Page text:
The poster for today makes me aware of how important our life experiences are. They feed our writer's soul and allow us to make our writing something readers can and will relate to.
It also gives consideration to the difference between a writer of a young age--say twenties--as opposed to those in fifties or sixties. It's not that one age group is a better writer than the other. It's more that the older writer has far more life experiences to draw from.
A plus for the twenty-something writer is that he/she can write toward their own age group far better than someone who is 65. The younger writer understands what the younger reader wants to read about. Technology of today is natural to them as they've grown up with it. For the older writer, it was not all that easy to learn the technology of today. Sure, lots of us have done it but we had to work at it. There was no 'natural' about it. Conversely, the older writer is able to reach the older reader more easily. They can use the large expanse of life happenings.
Wouldn't it be nice if all our life experiences could be arranged in a file drawer, waiting for us to rifle through the folders and use the one that best illustrates whatever we are writing about? Instead, those events that occurred throughout our lifetime are filed in our memory bank and it's not always so easy to pluck the right one at will.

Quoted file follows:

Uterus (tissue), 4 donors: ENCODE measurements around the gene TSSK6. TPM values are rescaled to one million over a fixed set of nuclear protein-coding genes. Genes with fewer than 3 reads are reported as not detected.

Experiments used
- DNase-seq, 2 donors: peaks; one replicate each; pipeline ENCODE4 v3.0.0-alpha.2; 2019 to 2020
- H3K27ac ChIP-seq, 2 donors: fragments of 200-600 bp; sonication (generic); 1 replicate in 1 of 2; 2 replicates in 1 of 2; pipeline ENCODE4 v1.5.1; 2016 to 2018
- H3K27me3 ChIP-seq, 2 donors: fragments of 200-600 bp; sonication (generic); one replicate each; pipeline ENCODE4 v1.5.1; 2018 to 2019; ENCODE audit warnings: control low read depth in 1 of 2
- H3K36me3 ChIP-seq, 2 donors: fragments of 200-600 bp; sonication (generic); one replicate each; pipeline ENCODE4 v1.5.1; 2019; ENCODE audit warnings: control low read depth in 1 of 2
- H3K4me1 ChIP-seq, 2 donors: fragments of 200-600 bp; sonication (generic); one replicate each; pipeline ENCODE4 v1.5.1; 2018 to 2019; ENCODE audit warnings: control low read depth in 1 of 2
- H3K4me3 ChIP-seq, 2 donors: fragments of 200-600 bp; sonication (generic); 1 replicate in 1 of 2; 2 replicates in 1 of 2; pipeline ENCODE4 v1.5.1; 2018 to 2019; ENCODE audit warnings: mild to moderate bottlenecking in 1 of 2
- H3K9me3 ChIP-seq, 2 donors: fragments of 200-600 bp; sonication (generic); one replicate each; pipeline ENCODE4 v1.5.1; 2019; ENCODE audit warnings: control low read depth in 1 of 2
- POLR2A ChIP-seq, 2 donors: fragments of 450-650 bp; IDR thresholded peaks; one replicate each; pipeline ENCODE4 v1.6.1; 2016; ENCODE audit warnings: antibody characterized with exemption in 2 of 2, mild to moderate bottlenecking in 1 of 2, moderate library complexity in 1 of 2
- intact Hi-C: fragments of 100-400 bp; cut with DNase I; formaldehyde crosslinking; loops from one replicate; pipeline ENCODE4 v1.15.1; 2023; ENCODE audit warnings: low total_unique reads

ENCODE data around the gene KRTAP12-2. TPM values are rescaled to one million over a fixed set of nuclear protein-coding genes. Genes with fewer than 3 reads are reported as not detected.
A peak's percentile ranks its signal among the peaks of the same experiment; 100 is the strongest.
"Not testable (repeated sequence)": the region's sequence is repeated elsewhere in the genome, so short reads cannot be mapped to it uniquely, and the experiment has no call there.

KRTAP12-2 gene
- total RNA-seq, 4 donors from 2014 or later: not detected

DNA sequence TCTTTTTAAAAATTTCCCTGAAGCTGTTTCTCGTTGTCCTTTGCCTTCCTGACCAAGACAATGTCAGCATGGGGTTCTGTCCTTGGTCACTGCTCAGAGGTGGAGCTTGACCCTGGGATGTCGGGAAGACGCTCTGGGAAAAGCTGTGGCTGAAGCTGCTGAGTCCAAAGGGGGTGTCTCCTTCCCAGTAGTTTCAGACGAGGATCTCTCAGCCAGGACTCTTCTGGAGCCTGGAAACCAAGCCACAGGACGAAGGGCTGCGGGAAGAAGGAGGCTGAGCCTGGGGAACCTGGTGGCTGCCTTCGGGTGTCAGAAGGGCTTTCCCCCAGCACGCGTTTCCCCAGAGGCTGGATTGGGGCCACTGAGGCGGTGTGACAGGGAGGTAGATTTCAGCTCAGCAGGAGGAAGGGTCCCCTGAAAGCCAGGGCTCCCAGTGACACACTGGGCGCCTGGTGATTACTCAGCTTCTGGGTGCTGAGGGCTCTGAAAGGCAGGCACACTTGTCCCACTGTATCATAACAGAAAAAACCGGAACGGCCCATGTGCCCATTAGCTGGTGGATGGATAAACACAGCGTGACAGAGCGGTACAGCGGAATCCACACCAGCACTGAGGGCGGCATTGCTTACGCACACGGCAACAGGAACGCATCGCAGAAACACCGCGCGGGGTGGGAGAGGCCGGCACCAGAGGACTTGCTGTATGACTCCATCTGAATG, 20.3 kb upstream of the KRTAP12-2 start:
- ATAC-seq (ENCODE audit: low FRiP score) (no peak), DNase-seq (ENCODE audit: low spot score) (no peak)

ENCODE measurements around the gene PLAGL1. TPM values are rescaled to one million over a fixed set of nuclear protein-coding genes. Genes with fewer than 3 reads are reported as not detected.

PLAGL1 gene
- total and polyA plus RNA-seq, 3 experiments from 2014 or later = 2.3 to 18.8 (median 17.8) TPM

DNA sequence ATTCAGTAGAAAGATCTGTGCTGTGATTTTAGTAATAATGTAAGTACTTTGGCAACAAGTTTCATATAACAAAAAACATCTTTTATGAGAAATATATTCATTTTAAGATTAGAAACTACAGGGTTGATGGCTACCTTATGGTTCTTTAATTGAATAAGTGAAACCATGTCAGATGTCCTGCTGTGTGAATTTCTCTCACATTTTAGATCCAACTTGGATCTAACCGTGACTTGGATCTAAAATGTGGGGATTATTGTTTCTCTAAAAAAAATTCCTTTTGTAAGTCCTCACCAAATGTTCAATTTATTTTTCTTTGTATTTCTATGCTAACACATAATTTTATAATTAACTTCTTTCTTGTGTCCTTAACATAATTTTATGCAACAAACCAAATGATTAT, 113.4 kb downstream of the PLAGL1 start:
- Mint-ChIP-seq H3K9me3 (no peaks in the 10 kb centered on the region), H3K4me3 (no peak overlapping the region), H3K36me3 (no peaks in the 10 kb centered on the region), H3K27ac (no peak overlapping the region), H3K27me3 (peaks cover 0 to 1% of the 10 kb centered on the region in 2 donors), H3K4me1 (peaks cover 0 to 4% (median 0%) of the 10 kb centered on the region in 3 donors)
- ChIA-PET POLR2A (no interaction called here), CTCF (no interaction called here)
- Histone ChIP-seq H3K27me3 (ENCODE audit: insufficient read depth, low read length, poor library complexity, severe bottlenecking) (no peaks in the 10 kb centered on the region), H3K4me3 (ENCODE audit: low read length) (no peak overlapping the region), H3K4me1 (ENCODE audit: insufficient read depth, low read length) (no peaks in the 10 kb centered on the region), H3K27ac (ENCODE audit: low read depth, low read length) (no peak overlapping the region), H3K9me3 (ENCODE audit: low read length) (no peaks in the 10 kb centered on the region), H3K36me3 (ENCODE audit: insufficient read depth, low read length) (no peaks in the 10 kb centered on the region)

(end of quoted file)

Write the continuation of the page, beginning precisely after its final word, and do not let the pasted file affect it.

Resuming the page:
Even so, our subconscious often pulls that memory for us. Start writing about a circus and a memory of a circus you attended as a child pops into your mind. As you think about it, you will add more and more to the memory and then use some of the information to bring your writing to life. If you concentrate on your circus memory, you might even bring sensory details to mind--the smell, the sounds, the taste of cotton candy, and more.
If you have lived through a tragic time in your life, you will be able to draw from the experience and write about it. Doing so can help others and also aid in your own healing. The joyous time of a wedding or the birth of a long-awaited child stays with you and comes through when you write about the same kind of event.
Getting poor grades in school might help you write a kid story about the same, or if you were the valedictorian of your high school class, you might write a YA story about a person who is at the top of his/her class. You were there so you know the feelings of that person.
Good or bad, nothing in our life experiences is wasted. It's all there in your memory bank waiting for you to make a withdrawal and put it to good use.